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VOL. 46 | NO. 43 | Friday, October 28, 2022

Realtors, homeowners lose a friend with Owens’ death

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Veteran Realtor Jim Owens has died, forever changing the personality of real residential real estate in the Nashville area. Owens was opinionated, never in doubt and usually right. With a military background that ultimately led to his death, he negotiated real estate with an old school attitude, yet he embraced new technology and strongly embraced the Realtors Code of Ethics.

After serving in an intelligence unit in the Vietnam War, Owens made Nashville his home and real estate his career. He was very involved in the Greater Nashville Association of Realtors and was one of the early owners of Woodmont Realty Group, a firm that was spawned at Joe’s Village Inn.

One of the founders, Bob Patton, died six months after the firm opened, and Owens bought the Patton stake a year later.

That firm morphed into Prudential Woodmont, which later became Berkshire Hathaway HomeServices Woodmont Realty. The retention of “Woodmont Realty” in the name would have made Joe – of Village Inn fame – proud, as the owners often held some of their more important meetings in the smoky, iconic establishment.

In Vietnam, Owens came in contact with Agent Orange, a chemical that debilitated him yet seldom slowed him. He spent hour upon hour fighting for homeowners’ rights in Washington while serving as the chair of the Greater Nashville Realtors Political Action Committee and sat as a trustee for Tennessee Realtors Political Action Committee.

Those who received emergency relief from FEMA, as well as the recipients of funds resulting from flood insurance, have Owens to thank in part for their checks.

Don Klein, the former CEO of the Greater Nashville Association of Realtors, described Owens as “a man who when he decided to do something, he remained totally committed until it was done.”

Klein added: “He would not be deterred no matter what obstacles or challenges stood in his path.”

Auctioneer Tommy Anderson described Owens as his life coach and mentor and explained that Owens had died of a malady caused by the exposure to Agent Orange.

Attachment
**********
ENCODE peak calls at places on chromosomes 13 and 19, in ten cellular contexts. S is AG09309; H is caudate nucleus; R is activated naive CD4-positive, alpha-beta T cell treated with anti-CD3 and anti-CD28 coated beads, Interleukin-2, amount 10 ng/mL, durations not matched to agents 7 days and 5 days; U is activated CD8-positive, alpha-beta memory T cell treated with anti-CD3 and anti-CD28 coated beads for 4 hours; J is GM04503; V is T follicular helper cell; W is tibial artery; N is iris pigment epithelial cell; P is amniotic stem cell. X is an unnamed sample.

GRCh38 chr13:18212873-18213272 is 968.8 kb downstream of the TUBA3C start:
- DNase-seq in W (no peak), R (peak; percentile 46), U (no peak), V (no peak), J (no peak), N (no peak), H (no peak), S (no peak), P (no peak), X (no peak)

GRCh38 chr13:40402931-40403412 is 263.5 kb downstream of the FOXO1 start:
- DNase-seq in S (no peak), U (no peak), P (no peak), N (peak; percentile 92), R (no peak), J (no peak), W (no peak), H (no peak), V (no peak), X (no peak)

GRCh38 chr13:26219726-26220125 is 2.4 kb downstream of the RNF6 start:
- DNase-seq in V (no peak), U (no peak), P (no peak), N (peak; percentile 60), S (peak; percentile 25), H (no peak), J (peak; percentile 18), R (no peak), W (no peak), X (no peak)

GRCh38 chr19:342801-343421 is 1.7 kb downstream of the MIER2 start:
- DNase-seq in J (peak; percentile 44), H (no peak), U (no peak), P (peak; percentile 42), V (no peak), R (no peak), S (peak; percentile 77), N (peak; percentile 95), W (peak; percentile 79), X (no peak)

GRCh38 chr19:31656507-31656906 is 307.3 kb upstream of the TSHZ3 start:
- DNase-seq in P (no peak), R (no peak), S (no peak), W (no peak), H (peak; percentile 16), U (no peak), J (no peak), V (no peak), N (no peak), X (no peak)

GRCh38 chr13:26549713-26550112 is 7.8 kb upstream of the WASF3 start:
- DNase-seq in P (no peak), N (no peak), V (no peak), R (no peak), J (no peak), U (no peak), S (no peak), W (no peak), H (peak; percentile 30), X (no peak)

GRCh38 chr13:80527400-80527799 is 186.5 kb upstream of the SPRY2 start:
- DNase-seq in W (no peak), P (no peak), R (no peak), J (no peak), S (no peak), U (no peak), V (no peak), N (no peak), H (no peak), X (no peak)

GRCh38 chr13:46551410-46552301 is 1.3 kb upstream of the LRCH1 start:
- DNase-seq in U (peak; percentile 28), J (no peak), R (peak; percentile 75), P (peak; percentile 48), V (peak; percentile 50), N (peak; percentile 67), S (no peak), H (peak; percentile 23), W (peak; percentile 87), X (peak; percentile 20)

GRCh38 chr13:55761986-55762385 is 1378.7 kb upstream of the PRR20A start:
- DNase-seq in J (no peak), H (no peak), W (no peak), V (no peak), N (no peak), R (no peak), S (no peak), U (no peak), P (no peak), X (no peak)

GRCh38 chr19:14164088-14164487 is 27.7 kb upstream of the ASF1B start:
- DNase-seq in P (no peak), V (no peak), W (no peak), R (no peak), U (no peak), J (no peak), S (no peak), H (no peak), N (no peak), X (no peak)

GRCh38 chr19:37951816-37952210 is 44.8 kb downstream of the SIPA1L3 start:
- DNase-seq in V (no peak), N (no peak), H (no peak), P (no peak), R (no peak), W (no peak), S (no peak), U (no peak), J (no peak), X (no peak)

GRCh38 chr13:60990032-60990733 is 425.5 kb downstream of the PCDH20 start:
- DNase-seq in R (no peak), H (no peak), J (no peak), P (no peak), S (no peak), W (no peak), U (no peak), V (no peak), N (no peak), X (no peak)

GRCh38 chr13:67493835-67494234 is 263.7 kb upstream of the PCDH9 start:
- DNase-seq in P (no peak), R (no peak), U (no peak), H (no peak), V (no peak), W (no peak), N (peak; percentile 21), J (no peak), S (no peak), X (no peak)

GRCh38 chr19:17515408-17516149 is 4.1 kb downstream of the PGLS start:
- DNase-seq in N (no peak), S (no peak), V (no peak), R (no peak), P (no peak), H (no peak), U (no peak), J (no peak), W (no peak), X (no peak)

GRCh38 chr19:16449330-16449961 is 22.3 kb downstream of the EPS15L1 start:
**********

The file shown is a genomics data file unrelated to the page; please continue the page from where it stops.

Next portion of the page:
Sale of the Week

As was noted last week, higher-end homes across the area continue to sell for big numbers. The house at 4201 Morriswood Court bears witness to the phenomenon.

4201 Morriswood Court

Although selling for $300,000 less than the list price of $4.25 million, the house went for $3.95 million, or a sparkling $824 per square foot.

Listed by Cal Woodard, the self-proclaimed owner of the property and a Realtor with Sterling Realty, the house includes 5,158 square feet with four bedrooms, five full bathrooms and a powder room, a term that has survived political correctness as everyone can use a powder from time to time, even NASCAR legend Richard Petty.

Woodard purchased the property in 2018 for $530,000 and had the structure sent to the graveyard for 1958 houses, not a good year for a 1,580-square-foot houses. Venerable broker Tommy Patterson was the listing agent when Cal bought it and described the property as a “nice building site.” He was right in that regard.

Woodard describes his property as a “Beautiful custom brick/stone Tudor” that was three years in the making. He notes it was built by a chef with a mind for entertaining. Then he added a baited line: “Change in situation requires sale,” leaving the reader in suspense as to what possibly may have happened. While he never claimed to be Agatha Christie, Woodard has created a cliffhanger in Oak Hill.

There are the ever-popular accordion doors leading to an outdoor kitchen. The doors are much more in demand than the accordion instrument itself. Many homeowners have saved money on safes for their valuables, as it is well known that a good way to protect jewelry and important documents is to put them in an accordion. Yet accordion doors are now gracing Nashville’s finest houses.

Sticking with the theme of the oft-maligned instrument, the house includes a game room with an accordion window to the outdoor patio’s IlFornino pizza oven, wood-burning fireplace and Hestan grill. Also outdoors is a heated pool, irrigation system, security cameras and an irrigation system since it never rains in California or Nashville.

The main bedroom features vaulted ceiling and trusses, and the adjoining bathroom has heated tile floors. In keeping with the high ceilings, the main living area in the home has 12-foot ceilings, and all four of the main floor bedrooms are ensuite.

All in all, it is quite the house, and the upstairs has been roughed in for electrical, HVAC, plumbing, drywall and lights. Woodard discloses “It only lacks paint, trim, flooring and bath fixtures.”

Richard Courtney is a licensed real estate broker with Fridrich and Clark Realty and can be reached at Richard@richardcourtney.com.

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PROPERTY SALES 0 0 0
MORTGAGES 0 0 0
FORECLOSURE NOTICES 0 0 0
BUILDING PERMITS 0 0 0
BANKRUPTCIES 0 0 0
BUSINESS LICENSES 0 0 0
UTILITY CONNECTIONS 0 0 0
MARRIAGE LICENSES 0 0 0